Do Short Courses in Evidence Based Medicine Improve Knowledge and Skills? Validation of Berlin Questionnaire and Before and After Study of Courses in Evidence Based Medicine
BMJ: British Medical Journal 2002 December 7; 325(7376): 1338- 1341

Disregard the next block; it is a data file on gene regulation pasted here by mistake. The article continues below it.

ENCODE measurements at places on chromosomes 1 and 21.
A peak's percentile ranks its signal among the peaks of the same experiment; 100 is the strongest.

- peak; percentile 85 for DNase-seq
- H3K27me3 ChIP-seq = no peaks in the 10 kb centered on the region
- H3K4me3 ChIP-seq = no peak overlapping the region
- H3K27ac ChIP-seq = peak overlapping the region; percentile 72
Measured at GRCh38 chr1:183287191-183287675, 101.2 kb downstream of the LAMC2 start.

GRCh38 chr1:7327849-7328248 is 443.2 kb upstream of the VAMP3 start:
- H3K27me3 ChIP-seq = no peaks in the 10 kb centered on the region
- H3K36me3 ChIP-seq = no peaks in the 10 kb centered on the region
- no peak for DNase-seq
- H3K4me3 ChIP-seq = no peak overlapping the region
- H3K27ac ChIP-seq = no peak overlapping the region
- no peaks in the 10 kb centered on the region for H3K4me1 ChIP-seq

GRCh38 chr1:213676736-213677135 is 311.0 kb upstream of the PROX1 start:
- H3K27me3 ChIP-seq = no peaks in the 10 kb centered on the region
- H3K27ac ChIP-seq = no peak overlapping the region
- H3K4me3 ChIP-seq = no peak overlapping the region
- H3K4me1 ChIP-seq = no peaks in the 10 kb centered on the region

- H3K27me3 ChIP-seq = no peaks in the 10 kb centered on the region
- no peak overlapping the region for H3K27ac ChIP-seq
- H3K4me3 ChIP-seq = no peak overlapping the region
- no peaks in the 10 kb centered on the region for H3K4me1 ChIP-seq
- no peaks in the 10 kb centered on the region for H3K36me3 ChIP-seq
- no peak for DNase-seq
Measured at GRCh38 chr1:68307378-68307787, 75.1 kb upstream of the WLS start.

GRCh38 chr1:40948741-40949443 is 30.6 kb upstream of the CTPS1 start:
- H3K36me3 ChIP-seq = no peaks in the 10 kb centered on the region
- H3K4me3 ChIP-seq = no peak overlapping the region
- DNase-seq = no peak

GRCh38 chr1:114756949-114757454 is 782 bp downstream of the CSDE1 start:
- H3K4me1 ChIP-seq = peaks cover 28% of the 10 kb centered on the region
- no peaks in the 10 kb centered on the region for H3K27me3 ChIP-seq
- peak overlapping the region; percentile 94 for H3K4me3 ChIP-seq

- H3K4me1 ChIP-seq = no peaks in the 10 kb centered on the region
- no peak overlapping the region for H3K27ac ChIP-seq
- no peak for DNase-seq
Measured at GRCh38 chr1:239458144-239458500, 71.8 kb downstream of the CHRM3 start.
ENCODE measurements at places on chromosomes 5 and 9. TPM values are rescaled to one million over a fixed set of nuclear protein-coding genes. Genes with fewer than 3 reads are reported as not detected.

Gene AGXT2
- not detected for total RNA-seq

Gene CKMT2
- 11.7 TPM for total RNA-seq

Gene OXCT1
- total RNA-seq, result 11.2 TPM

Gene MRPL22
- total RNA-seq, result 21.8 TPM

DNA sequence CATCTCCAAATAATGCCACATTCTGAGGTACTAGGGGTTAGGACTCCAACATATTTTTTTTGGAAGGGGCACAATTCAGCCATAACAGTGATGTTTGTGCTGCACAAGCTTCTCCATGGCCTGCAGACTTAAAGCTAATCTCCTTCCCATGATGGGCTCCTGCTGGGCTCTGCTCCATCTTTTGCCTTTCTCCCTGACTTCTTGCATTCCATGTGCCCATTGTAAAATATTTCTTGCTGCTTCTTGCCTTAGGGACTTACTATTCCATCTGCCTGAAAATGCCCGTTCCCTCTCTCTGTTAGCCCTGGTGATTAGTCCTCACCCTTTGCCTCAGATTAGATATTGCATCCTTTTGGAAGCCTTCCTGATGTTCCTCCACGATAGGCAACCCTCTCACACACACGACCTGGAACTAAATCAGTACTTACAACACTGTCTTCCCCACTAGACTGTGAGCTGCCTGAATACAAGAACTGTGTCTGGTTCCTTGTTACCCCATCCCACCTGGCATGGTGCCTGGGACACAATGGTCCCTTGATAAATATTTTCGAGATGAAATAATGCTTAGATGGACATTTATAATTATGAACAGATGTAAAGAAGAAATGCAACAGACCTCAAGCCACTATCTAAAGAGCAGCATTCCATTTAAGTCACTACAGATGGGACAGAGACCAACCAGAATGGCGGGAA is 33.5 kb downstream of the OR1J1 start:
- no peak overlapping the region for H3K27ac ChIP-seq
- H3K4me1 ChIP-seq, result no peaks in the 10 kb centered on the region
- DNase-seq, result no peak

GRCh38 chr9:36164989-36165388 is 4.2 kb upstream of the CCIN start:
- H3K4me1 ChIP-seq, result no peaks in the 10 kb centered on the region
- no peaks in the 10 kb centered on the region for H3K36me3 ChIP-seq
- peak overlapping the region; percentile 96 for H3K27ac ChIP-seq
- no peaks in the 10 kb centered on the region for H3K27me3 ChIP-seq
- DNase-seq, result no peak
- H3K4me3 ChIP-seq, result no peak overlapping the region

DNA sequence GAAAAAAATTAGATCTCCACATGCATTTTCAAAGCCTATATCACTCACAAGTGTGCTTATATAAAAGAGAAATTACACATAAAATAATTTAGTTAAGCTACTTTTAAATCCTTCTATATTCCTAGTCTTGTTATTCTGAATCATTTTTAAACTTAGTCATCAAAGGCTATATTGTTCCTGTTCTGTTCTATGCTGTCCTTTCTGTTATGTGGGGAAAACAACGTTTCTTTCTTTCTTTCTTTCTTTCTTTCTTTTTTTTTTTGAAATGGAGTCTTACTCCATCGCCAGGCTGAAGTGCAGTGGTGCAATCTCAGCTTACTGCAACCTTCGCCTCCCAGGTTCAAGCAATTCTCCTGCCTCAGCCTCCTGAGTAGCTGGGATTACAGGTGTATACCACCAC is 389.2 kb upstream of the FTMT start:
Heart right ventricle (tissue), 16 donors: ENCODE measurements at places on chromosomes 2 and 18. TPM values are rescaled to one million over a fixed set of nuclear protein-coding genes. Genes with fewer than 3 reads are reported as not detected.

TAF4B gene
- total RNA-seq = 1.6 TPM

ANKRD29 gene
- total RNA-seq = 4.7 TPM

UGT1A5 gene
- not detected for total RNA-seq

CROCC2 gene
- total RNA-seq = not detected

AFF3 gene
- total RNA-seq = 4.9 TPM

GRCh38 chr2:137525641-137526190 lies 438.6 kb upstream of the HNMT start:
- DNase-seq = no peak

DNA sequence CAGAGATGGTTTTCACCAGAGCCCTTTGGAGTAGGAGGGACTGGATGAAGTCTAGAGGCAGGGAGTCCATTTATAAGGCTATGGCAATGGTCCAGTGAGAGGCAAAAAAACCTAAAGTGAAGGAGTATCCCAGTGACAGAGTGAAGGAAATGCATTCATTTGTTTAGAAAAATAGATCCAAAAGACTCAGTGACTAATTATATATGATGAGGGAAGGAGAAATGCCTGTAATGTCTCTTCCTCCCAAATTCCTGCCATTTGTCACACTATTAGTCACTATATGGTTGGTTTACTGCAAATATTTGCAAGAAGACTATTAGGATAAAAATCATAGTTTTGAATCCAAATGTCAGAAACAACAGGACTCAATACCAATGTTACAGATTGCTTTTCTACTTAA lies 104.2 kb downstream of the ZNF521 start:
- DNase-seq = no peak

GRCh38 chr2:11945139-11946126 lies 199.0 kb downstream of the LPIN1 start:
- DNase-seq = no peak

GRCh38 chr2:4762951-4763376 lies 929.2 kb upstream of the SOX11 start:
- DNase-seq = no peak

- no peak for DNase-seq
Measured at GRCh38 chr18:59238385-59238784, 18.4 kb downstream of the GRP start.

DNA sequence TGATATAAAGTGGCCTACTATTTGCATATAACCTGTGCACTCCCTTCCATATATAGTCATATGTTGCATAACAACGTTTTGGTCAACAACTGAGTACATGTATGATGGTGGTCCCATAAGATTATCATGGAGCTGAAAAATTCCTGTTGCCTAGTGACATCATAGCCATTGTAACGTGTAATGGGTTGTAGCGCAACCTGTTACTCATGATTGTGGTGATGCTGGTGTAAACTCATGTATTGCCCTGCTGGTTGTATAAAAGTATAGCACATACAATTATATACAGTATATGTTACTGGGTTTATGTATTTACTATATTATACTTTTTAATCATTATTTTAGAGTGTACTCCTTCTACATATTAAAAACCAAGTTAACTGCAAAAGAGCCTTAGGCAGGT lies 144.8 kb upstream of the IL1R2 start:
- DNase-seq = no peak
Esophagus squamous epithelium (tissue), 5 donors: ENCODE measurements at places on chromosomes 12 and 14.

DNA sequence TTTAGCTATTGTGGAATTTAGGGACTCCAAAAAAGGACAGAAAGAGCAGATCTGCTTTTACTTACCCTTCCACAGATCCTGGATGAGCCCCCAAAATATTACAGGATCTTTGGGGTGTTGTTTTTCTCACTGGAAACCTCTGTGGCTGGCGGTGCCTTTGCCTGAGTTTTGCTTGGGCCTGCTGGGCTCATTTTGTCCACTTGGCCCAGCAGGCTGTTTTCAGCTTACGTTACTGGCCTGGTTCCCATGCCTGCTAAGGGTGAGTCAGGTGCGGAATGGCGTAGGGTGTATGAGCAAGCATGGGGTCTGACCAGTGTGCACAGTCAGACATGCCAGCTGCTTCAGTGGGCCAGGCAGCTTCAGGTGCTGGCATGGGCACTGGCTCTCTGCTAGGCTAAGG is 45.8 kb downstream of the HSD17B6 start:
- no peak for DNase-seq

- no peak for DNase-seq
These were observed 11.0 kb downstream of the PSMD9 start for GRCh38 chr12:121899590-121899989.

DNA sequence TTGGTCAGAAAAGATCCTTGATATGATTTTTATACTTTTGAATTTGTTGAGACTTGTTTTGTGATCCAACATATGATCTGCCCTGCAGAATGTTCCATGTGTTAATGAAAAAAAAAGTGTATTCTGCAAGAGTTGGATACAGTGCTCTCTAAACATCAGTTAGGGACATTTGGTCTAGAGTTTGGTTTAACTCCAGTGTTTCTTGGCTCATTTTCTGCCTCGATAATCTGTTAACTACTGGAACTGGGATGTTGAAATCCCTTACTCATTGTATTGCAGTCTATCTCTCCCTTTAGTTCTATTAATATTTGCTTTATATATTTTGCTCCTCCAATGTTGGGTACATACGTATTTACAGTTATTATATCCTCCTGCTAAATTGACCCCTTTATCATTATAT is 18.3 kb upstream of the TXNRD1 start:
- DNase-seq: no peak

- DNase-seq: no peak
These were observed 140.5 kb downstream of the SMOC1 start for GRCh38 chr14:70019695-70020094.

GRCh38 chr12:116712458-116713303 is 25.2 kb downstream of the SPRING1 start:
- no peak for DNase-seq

OBJECTIVE: To develop and validate an instrument for measuring knowledge and skills in evidence based medicine and to investigate whether short courses in evidence based medicine lead to a meaningful increase in knowledge and skills. DESIGN: Development and validation of an assessment instrument and before and after study. SETTING: Various postgraduate short courses in evidence based medicine in Germany. PARTICIPANTS: The instrument was validated with experts in evidence based medicine, postgraduate doctors, and medical students. The effect of courses was assessed by postgraduate doctors from medical and surgical backgrounds. INTERVENTION: Intensive 3 day courses in evidence based medicine delivered through tutor facilitated small groups. MAIN OUTCOME MEASURE: Increase in knowledge and skills. RESULTS: The questionnaire distinguished reliably between groups with different expertise in evidence based medicine. Experts attained a threefold higher average score than students. Postgraduates who had not attended a course performed better than students but significantly worse than experts. Knowledge and skills in evidence based medicine increased after the course by 57% (mean score before course 6.3 (SD 2.9) v 9.9 (SD 2.8), P
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